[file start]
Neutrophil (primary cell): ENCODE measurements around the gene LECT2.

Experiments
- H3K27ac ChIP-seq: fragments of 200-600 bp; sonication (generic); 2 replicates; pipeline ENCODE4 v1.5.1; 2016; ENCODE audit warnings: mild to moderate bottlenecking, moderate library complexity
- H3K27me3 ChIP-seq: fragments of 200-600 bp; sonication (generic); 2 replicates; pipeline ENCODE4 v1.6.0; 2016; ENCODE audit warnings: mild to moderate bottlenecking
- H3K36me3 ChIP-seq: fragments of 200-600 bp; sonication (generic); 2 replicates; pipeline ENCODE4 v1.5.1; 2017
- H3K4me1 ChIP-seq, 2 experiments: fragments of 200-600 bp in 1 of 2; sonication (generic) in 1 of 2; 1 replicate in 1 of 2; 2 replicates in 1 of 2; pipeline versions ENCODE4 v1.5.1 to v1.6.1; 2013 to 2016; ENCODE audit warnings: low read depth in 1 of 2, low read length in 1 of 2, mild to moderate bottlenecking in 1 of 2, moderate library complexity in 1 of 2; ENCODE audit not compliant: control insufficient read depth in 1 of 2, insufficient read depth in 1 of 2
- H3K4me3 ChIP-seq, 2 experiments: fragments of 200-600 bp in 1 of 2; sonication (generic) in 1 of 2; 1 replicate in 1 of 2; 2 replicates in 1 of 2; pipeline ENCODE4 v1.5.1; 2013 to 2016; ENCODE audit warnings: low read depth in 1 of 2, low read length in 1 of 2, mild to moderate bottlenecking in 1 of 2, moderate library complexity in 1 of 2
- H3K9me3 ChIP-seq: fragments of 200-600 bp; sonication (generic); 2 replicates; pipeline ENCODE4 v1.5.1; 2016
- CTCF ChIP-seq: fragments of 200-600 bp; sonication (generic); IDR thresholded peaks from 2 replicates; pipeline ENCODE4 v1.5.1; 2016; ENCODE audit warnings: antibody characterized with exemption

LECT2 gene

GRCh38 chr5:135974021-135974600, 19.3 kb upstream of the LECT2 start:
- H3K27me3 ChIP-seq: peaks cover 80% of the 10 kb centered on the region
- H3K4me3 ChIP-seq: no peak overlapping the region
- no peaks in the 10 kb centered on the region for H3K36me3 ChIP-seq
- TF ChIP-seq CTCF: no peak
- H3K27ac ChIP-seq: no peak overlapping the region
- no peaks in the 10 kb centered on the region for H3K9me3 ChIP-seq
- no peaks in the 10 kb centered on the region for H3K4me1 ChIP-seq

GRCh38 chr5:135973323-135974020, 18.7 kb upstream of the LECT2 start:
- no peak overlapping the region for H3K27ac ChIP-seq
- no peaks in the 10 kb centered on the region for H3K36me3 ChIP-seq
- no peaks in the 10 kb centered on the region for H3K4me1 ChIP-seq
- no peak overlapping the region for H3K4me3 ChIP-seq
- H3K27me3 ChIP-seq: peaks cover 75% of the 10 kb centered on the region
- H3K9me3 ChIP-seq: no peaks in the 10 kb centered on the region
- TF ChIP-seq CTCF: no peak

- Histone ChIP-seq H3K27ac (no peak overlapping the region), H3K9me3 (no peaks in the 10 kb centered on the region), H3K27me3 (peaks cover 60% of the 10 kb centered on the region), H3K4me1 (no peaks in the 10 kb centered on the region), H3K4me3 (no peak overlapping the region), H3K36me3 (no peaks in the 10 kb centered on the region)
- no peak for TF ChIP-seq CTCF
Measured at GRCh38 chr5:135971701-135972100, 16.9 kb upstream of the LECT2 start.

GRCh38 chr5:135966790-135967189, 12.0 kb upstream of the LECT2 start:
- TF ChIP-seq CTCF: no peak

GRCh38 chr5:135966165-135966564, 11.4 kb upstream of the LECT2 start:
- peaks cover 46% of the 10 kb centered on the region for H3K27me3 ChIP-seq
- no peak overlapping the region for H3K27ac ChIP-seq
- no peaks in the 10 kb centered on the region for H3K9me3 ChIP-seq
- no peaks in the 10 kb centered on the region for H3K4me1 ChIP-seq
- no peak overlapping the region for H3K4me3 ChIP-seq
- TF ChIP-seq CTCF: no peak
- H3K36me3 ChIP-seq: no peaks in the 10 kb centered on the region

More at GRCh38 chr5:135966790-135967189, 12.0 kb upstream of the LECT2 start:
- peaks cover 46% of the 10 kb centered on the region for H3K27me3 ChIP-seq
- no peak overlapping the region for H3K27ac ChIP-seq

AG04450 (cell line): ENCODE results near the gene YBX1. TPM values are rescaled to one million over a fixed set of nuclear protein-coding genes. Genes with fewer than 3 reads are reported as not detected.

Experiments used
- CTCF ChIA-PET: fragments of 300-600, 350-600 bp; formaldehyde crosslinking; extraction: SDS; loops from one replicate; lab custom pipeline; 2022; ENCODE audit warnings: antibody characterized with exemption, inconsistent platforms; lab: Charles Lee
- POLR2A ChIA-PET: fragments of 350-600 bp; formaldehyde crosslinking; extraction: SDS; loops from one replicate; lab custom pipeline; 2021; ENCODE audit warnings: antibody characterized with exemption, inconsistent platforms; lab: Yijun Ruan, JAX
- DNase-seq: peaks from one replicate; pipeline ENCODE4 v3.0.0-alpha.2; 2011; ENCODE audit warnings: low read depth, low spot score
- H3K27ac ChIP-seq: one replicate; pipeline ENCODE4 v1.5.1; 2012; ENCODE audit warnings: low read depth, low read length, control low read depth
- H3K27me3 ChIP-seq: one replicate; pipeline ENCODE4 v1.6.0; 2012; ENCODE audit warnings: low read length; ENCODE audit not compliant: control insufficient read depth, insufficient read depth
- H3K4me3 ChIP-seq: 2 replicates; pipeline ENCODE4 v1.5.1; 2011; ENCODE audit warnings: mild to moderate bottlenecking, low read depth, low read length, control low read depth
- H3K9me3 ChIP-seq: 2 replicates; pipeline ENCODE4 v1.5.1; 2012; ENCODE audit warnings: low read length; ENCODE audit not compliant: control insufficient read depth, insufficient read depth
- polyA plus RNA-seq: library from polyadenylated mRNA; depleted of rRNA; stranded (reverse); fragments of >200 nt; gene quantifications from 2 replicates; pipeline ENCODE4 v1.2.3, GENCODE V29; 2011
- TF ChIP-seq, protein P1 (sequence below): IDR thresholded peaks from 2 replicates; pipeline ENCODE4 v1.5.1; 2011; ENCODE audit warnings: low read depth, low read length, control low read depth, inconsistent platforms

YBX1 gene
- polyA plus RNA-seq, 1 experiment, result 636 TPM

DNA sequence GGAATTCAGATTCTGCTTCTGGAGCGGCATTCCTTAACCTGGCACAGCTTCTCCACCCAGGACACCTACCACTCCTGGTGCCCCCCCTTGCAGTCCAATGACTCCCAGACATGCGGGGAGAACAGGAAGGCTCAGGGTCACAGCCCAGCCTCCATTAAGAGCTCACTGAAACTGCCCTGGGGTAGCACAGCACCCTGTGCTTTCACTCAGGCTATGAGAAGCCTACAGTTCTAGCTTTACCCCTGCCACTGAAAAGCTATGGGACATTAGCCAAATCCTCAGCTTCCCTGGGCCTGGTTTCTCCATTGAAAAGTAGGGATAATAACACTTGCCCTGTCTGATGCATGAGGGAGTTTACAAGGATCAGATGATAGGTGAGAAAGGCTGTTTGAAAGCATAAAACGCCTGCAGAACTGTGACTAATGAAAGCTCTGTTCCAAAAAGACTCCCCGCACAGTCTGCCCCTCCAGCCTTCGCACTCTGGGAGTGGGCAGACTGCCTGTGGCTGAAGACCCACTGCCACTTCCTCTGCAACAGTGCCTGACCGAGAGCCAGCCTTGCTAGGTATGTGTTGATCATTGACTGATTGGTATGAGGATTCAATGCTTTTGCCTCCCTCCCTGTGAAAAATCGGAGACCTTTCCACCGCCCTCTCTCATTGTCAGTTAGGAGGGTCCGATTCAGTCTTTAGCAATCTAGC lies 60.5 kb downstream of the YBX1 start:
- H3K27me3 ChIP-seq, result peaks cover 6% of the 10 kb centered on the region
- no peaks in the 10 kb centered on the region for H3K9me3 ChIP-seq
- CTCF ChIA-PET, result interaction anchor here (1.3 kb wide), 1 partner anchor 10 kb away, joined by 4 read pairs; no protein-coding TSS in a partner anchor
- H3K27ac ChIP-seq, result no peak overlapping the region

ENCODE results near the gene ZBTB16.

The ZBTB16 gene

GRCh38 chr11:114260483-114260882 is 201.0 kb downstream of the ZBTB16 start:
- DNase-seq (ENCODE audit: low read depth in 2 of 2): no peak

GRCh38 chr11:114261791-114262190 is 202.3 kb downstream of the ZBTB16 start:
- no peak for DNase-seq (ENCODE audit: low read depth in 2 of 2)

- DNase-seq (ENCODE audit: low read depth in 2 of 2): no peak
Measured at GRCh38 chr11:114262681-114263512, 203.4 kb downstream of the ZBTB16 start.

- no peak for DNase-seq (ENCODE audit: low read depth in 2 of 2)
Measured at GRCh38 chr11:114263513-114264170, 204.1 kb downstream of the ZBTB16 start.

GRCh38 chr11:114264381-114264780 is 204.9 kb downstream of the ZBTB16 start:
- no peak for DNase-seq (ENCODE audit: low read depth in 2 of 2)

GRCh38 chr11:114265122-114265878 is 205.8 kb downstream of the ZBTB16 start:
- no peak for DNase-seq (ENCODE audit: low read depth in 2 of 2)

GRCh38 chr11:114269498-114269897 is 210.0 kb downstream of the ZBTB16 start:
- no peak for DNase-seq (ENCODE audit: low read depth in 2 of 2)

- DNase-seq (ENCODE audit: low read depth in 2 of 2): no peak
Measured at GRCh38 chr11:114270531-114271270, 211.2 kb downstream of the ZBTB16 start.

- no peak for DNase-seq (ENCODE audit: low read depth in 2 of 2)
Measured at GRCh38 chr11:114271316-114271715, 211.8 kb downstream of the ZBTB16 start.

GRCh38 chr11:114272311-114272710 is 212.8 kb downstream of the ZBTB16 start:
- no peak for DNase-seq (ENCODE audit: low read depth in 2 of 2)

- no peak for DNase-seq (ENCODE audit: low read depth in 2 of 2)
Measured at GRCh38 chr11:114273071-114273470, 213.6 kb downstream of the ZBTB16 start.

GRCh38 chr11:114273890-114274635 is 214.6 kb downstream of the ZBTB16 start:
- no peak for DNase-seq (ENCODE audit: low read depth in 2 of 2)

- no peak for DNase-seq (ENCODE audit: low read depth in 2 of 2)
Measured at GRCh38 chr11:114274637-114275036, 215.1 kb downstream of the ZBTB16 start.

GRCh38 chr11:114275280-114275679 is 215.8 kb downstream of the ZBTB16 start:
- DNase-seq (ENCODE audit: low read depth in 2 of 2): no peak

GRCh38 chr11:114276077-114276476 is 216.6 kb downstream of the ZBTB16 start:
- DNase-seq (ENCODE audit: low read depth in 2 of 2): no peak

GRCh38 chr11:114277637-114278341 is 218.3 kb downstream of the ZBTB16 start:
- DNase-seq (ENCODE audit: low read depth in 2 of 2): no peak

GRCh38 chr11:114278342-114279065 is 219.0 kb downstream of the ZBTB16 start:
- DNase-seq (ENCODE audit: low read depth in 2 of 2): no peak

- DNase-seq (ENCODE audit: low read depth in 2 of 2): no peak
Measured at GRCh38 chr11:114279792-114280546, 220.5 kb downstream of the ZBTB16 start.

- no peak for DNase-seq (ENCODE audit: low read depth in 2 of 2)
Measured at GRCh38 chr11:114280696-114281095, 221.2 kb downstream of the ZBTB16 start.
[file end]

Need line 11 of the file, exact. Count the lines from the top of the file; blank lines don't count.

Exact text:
GRCh38 chr5:135974021-135974600, 19.3 kb upstream of the LECT2 start: